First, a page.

Muslims Forced Leave Their Houses After Series of Communal Violances in Barwani, Madhya Pradesh

Over two dozen Muslims forced to flee from Borlay village of Madhya Pradesh‘s Barwani district dominated by the Hindu Patidar community after an incident of elopement took an ugly turn and houses of Muslims were being attacked several times.

On 18 April 2021, when the second wave of coronavirus was ravaging the country, a 21-year-old Ameen Khan, a resident of Borlay village eloped with minor girl from Patidar community. The duo were caught late at night and police booked the boy and three of his accomplices under relevant sections of the Indian Penal Code including 363, 376, and other sections of the POCSO Act, the Barwani police claimed. Girl was sent to home.

But back to the village which is dominated by the Patidar community has over 40 Muslim families located almost 18-km from Barwani district headquarter under Anjar Police station, Muslims bore the brunt of the incident.

The Patidars targeted the homes of Muslims on the night of the incident forcing them to flee from the village. The boundary wall of the Muslim graveyard was demolished by unknown people. Locks were put on the mosque’s gate prohibiting namaz and azan. The imam of mosque and his wife were shooed away with humiliation. Some handcarts of Muslim vendors were also burnt by unknown people late in the night with an intention to force Muslims to leave the village, say witnesses.

The situation remained intense for almost a week before the town inspector of Anjar Police station Tara Mandloi and Sub Divisional Magistrate called members of both communities for a peace meeting on 30 April.

“We were forced to sign on paper in presence of police and SDM which was prohibiting us from performing Azaan using loudspeakers and to recruit imam from another village to perform prayers. According to paper, entire Muslim community would be hold accountable if any untoward incident (elopement, etc) took place in the village,” said Muslim leader Fakhruddin Khan (47) adding that over 100 people were present in the peace meeting against the five Muslim attendees.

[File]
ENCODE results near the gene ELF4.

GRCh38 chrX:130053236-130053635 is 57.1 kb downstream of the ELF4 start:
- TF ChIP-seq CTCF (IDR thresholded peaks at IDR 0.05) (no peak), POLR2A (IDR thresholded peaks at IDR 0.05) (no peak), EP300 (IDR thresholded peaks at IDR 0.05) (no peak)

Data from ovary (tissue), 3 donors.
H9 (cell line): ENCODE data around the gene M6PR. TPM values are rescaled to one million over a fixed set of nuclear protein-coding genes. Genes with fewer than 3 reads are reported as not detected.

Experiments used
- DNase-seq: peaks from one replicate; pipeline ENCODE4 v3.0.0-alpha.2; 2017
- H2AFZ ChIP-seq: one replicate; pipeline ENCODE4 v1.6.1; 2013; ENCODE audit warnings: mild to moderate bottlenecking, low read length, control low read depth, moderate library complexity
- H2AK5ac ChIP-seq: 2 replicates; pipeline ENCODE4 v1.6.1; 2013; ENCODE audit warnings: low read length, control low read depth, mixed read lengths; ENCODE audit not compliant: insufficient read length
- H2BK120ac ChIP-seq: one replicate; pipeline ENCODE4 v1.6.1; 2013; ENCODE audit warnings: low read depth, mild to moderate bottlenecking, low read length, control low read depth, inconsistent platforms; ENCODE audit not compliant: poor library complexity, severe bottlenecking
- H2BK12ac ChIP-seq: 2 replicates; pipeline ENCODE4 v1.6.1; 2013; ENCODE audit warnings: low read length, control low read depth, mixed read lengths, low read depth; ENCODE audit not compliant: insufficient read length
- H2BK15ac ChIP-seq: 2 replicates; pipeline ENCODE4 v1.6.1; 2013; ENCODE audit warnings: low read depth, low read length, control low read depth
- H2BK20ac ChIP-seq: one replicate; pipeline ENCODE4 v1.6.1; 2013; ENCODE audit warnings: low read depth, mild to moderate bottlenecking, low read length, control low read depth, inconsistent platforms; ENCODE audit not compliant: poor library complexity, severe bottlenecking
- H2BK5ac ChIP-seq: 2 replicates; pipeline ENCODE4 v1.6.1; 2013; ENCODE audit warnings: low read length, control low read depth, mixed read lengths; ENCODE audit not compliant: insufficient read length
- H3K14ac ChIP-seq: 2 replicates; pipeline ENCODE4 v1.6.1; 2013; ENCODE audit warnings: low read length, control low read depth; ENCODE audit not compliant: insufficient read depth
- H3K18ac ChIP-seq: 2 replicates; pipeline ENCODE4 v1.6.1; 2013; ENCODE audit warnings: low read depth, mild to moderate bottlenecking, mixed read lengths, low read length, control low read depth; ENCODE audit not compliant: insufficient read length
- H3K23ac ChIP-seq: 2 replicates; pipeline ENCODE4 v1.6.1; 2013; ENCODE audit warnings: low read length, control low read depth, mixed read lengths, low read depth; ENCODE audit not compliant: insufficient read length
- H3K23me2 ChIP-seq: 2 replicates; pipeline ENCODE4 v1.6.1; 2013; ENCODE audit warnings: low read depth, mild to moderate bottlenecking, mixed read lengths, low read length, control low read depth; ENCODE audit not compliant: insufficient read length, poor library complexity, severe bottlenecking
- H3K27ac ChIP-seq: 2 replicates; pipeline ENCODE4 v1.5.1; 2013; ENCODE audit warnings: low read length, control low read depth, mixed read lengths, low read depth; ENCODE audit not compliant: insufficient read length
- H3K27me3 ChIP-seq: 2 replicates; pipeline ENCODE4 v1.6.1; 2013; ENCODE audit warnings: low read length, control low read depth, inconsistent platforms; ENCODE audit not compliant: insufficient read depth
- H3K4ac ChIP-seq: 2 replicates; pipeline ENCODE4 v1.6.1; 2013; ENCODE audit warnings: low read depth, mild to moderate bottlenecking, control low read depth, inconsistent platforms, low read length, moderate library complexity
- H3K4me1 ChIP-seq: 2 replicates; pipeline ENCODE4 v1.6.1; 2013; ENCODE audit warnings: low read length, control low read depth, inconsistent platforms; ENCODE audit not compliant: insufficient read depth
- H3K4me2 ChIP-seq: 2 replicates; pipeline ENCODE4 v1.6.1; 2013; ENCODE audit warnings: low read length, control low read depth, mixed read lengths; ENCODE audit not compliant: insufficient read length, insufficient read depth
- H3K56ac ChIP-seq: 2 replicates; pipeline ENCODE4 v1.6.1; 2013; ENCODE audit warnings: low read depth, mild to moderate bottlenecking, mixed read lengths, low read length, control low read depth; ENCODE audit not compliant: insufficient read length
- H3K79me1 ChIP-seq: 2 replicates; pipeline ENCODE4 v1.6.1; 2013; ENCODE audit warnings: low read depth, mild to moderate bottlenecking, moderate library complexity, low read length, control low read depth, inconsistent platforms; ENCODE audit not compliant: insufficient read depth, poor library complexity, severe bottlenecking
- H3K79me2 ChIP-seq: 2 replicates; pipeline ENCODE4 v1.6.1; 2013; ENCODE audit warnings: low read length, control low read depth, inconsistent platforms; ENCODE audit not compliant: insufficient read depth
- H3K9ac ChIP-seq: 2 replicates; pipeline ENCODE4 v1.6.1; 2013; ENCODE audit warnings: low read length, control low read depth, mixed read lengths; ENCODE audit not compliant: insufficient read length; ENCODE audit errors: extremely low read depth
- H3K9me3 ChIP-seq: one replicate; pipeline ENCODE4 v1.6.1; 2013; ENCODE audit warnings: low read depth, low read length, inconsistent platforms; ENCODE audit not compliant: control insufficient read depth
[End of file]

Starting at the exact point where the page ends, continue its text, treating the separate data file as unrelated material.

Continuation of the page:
Even after five months of the incident, the restrictions imposed by leaders of Hindu community on Muslims is still prevailed and over two dozen Muslims migrated from the village including the Ameen’s family.

Muslims who are mostly labourers remained in home for weeks owing to fear.

Speaking over the phone, Lateef Khan, father of Ameen and a driver by profession, said: “After the incident, I left the village owing to fear of attack and migrated to Indore where my elder son is working for a private company.”

When asked about Ameen, he replied, “His bail has been denied and he is still in jail for months while a few of his friends who helped him were granted bail.”

Besides Lateef, families of Mukhtiyar (50) and Rafi Tailor (48) also forced to migrate to Barwani abandoning their homes in the village. Many are also planning to flee if the situation did not improve, said, villagers.

Villagers claimed that the economical activities which were totally ended after the incidents have resumed and a few members of the Hindu community have also come in support of the Muslims.

A resident of the village, Ghulam Rasool Khan said that the restrictions imposed on Muslims after the incident still continue and no serious attempts were made by the district administration and the police despite repeated complaints to bring peace including reconstruction of graveyard’s boundary wall.

“But, the situation is improving slowly and both the communities have begun communicating and engaging in commercial activities,” says Khan.

Another Muslim youth, Saleem said that the incidents of urinating and spitting on the mosque’s gate and public humiliation of Muslim villagers have come to an end. “Holding an entire community accountable for the mischief of a teenager is not justifiable, we are living here peacefully for generations,” he said adding that the villagers have given numerous complaints to collector and chief minister but it yielded no results.

When contacted, Tara Mandloi, Town inspector of Anjar Police station, said to Maktoob that restoring peace is her highest priority. “I took part in a meeting called by the Muslim villager two months ago to end restrictions but it did not resolve. It may take a little more time,” she claimed.

Collector Shivraj Singh Verma also told Maktoob: “I will look into this matter and try to normalise the situation including construction of boundary wall of Muslim graveyard.”

Barwani Superintendent of Police, Nimish Agrawal did not respond to the calls.

Recalling the events of communal harmony, Fakhruddin Khan said, “our village was well-known for communal harmony in the district. Our Hindu brothers used to hold Eid Milan Samaroh and greet Muslims. In return, we used to volunteer with them in their festivals and celebrate their festivals with them. But one incident has put everything upside down.”

C. Maktoob Media

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